While smaller agencies struggled, one of the largest police forces in the country said it was able to maintain business as usual after nearly 900 Los Angeles Police Department officers were out last week. A department spokesperson said the agency has maintained its staffing for patrols.

Facing outbreaks and labor shortages, some agencies doubled down on longer shifts and the power of technology.

“I got to dust off some uniform stuff and head out into the real world.”


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Imperial County on the Mexican border has seen it all during this pandemic. The first wave of infections in 2020 hit its communities hard. Then, the county boasted one of the best-in-the-state for vaccinations by August 2021. Then came the omicron variant, which has significantly increased hospitalizations there.

By that time, the Imperial Police Department said it was somewhat prepared. The department already had started steering people with non-emergencies to its website to report crimes and neighborhood problems.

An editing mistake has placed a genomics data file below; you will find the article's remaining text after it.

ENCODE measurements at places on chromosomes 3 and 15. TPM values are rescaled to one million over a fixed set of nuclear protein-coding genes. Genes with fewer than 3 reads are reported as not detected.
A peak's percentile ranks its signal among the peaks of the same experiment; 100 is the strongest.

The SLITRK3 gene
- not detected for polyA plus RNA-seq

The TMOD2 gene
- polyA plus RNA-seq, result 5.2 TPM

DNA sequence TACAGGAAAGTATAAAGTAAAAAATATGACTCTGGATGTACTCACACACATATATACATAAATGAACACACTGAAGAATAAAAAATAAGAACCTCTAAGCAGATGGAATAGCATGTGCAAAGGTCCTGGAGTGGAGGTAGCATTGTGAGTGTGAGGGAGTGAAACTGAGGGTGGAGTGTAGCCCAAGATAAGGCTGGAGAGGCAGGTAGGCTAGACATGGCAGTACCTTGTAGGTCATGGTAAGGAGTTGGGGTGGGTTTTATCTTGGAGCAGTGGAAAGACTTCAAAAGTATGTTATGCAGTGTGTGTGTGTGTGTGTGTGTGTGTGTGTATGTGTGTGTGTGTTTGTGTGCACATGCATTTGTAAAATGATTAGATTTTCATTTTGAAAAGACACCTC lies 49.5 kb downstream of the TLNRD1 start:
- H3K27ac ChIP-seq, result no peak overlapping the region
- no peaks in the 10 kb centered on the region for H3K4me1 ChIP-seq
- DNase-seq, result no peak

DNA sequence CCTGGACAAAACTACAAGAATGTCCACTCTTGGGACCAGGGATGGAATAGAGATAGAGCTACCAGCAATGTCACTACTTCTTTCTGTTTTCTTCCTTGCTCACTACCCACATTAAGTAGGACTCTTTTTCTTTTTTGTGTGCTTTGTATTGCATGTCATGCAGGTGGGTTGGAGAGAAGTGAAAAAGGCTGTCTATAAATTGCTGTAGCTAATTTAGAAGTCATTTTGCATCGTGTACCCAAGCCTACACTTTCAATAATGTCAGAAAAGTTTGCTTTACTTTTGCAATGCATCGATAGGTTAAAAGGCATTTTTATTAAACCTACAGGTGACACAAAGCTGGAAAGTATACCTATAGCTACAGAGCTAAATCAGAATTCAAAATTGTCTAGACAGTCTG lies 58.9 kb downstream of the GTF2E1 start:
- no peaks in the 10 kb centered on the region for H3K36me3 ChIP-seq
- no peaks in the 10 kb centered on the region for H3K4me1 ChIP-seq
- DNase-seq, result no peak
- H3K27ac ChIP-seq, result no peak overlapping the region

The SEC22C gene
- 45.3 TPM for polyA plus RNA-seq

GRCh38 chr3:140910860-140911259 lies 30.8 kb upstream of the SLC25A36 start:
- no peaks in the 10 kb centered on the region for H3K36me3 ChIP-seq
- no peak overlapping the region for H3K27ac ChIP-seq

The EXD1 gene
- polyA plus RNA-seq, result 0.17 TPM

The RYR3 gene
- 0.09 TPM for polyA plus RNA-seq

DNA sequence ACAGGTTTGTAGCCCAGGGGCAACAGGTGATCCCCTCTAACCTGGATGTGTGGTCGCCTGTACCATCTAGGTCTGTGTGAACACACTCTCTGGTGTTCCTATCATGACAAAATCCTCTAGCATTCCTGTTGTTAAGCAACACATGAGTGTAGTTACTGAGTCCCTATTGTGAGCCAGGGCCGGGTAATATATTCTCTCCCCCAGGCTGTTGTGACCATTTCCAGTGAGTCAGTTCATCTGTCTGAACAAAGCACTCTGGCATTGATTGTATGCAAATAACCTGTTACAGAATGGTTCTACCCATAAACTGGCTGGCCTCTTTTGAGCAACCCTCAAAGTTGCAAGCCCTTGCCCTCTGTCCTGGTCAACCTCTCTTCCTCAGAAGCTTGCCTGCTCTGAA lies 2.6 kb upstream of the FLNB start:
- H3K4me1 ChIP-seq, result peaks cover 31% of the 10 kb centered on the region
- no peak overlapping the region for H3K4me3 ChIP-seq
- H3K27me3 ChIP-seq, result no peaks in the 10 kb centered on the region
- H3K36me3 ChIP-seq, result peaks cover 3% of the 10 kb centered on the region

“Before the pandemic, we were responding to people’s houses for any call for service,” said Max Sheffield, Imperial Police spokesman. “It’s really changed policing for us.”

The Kern County Sheriff’s Office also was asking the public during this month’s omicron surge to use the agency’s online system to report crimes that were in progress, or other non-emergencies,” according to a report from KABK-KBFX.

While some duties can be shifted to an online portal, day-to-day policing cannot.

Last Tuesday morning, 400 miles north of Kern County, Sierra County Sheriff Mike Fisher pulled out a familiar wardrobe and hit the road.

Shuttling incarcerated people is not the typical fare for the duly elected sheriff and coroner. But with his transport deputy under quarantine after being exposed to COVID-19, Fisher did what everyone has had to do.

He adapted.

“I got to dust off some uniform stuff and head out into the real world,” he said.

For now, though, things are looking up. This week marked the first time the Sierra County Sheriff’s Office has had a full staff in more than two weeks.

“I’m knocking on wood because that’s subject to change tomorrow,” he said.